Morning at leisure and transfer to the airport where out faithful KLM Boeing 747 is reassuringly waiting on the tarmac.

It is the end of another trip to Africa and again I am left with the desire to return. A trite, banal remark, but so true. More than that, I have an ardent desire to see a better Zimbabwe, one in which blacks don't have to regret having won their freedom because the previous racist regime ran things better. Zimbabwe is a rich country but its people are poor. Especially blacks. This need not be the case and hopefully won't.

17 August 1999

16 August 1999

17. - 16 AUG: Flight to Harare

Relaxing morning at our cliff-edge hotel before we have to start to get ready to return to Harare for a couple of days of shopping and visits, it's the end of this trip.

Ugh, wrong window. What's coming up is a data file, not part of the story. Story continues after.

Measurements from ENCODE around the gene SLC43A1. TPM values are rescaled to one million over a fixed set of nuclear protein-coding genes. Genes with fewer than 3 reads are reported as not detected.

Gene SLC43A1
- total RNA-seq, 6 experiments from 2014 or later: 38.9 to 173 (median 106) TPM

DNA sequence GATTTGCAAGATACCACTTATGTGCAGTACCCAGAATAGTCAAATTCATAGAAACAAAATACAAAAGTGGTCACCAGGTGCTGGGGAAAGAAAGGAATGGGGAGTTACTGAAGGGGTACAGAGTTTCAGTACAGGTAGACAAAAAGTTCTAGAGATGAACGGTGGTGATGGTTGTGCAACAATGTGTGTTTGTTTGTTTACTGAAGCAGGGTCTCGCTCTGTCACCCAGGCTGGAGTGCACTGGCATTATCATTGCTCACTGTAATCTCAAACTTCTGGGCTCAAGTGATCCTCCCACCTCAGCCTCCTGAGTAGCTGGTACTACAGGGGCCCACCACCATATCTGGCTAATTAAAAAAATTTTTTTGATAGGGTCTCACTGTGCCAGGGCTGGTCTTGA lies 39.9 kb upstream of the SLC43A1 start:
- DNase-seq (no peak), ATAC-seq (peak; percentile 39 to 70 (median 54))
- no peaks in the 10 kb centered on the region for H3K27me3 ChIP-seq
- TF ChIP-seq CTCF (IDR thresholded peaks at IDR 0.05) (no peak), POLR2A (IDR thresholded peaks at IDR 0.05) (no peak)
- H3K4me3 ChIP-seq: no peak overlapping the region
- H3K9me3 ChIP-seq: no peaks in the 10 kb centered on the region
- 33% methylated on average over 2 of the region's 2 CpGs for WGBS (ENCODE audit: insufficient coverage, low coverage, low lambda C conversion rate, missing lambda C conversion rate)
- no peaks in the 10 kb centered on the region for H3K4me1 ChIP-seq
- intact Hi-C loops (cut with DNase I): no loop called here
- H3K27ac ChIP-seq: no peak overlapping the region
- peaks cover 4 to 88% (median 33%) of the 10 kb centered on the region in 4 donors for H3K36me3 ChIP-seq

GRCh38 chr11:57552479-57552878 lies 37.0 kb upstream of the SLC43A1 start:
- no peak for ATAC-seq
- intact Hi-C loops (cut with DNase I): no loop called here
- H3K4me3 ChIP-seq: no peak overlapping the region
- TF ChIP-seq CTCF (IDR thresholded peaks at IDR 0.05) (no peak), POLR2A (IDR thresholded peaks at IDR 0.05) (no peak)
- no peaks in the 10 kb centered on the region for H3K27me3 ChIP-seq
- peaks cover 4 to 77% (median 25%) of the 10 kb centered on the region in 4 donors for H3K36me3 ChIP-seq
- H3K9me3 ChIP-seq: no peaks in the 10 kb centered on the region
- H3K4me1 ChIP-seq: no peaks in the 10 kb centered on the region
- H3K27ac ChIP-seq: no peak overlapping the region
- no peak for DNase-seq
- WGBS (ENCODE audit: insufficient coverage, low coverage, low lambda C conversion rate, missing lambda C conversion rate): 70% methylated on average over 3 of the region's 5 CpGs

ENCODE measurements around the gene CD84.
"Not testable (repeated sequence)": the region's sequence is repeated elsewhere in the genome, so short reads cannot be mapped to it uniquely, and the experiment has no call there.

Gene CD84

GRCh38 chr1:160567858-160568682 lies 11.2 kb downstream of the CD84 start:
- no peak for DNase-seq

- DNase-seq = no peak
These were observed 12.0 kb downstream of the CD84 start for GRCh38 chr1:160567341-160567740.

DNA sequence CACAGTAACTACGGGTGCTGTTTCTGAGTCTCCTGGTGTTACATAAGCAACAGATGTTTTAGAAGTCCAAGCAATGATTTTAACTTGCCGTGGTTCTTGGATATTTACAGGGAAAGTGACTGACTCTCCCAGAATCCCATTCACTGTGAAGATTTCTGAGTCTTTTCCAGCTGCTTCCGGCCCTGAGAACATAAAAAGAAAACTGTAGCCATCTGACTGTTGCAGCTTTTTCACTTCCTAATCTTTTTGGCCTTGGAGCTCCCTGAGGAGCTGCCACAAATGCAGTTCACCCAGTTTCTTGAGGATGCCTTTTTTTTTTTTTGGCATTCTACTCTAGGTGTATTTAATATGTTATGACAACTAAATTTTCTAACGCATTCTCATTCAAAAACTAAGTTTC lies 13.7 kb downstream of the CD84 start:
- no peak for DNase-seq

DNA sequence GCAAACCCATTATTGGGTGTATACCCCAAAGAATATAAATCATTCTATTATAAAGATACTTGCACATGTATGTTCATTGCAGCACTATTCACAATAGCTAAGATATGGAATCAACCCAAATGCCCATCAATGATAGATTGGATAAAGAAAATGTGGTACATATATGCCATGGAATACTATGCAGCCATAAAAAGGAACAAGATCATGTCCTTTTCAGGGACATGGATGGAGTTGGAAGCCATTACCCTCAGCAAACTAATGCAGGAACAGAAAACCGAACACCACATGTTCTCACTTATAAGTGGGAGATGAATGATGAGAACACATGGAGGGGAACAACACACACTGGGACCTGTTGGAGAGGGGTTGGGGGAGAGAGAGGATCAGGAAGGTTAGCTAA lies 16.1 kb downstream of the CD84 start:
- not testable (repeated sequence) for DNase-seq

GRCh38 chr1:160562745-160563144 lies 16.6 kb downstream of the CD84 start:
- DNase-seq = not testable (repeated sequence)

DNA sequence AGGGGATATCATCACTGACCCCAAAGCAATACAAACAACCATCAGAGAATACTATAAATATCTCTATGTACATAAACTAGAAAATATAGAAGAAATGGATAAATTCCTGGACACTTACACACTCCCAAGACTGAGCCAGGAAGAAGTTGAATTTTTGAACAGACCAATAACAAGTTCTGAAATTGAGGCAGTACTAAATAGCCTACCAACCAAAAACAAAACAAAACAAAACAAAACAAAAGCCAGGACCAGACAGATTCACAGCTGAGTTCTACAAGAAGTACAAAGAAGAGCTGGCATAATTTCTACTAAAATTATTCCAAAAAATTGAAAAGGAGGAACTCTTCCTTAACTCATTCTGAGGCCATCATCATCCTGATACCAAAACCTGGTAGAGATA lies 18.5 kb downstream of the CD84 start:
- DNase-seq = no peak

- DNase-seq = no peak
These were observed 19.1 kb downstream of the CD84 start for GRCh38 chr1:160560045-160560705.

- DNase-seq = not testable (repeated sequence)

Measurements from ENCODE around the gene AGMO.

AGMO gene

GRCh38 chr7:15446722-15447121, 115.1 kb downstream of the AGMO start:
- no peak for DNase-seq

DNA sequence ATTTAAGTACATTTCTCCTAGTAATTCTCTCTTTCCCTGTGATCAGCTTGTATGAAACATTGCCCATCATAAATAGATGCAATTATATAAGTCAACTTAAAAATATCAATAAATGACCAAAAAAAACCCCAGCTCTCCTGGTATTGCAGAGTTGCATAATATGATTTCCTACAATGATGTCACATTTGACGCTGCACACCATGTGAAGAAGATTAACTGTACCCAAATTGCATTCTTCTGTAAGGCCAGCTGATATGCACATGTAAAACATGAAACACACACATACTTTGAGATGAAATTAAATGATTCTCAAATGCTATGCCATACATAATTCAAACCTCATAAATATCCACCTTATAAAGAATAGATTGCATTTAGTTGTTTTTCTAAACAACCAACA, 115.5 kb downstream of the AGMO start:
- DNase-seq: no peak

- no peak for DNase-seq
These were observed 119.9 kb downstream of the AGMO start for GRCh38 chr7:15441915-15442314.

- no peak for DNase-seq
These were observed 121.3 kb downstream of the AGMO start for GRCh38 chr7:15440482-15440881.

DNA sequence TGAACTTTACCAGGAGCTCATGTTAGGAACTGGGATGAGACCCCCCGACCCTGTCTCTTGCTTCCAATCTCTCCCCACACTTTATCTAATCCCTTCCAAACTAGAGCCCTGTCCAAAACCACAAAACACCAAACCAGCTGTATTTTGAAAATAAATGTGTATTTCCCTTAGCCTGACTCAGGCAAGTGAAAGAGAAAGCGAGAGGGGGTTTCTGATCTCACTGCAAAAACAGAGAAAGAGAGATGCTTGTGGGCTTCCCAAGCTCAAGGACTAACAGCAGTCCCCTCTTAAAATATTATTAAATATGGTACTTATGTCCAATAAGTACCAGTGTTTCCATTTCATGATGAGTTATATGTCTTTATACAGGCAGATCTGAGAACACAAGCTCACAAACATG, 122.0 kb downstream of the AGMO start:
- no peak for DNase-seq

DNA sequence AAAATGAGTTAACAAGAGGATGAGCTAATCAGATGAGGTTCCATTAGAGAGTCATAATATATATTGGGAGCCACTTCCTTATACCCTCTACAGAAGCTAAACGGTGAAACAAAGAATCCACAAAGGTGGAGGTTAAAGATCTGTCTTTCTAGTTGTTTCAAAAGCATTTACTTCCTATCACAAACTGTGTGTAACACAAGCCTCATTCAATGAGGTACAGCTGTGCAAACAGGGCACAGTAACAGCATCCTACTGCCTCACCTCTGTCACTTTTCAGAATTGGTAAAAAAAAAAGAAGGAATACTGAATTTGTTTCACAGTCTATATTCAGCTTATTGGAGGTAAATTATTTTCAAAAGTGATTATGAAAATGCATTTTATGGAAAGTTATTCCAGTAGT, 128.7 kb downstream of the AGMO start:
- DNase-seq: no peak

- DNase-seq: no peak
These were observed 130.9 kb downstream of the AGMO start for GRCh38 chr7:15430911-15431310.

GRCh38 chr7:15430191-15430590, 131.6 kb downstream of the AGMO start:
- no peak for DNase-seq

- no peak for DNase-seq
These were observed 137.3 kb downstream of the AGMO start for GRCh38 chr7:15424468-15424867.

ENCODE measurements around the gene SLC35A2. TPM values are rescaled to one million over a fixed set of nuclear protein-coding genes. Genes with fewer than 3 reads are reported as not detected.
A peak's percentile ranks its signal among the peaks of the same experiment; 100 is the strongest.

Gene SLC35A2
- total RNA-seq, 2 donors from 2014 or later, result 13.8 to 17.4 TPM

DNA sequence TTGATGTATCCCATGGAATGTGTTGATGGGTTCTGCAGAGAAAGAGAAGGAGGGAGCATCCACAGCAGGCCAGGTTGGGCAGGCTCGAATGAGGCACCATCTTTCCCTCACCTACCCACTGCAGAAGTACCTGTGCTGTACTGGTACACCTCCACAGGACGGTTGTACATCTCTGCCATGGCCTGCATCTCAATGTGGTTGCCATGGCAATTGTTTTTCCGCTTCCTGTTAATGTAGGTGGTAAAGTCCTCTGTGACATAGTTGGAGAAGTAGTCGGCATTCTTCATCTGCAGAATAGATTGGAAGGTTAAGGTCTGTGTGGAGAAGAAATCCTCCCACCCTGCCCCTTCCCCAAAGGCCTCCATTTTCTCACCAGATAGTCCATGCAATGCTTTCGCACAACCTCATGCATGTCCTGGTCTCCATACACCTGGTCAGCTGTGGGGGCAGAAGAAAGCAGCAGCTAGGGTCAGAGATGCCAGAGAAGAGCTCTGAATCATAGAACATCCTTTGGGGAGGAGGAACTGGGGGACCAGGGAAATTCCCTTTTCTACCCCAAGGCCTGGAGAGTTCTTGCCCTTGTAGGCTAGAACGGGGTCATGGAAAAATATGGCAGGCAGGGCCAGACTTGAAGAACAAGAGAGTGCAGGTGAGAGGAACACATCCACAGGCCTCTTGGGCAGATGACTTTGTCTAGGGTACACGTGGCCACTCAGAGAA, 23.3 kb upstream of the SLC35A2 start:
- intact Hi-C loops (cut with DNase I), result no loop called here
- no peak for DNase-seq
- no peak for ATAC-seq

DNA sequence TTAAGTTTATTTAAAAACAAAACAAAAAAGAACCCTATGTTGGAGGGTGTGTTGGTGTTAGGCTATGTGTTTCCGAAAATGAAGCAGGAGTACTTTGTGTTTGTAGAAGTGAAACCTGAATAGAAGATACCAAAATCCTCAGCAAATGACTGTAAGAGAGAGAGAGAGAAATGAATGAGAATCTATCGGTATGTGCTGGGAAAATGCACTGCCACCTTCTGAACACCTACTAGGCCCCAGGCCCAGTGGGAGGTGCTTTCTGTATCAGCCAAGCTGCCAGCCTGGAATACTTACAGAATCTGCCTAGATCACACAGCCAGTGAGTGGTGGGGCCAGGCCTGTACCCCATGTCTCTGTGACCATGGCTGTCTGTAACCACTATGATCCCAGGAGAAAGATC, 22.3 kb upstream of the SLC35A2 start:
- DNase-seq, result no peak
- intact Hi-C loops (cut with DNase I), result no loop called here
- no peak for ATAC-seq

Uneventful flight, only a long annoying delay at the Vic Falls airport.

After check-in at our new hotel I asked for a recommendation for dinner. The hotel's driver takes us to a local restaurant and during the trip I asked him what he thought of the situation in his country. He is a very very black Shona. He is quite upset. Very upset in fact.

He says it was better during the Rhodesia times, when whites ruled the country.

I am flabbergasted, how can he possibly say that? I ask him whether he misses being discriminated against in business and education, not being able to patronize some restaurants and shops, and of course not being able to vote. He says, calmly, that yes now they can vote but there is only one party to vote for, really. More importantly, in Rhodesia they had no status but had jobs and were paid real money that could buy real goods and services. Now they are "free" of discrimination by the whites, but jobs are scarce and money is worthless. It was better before.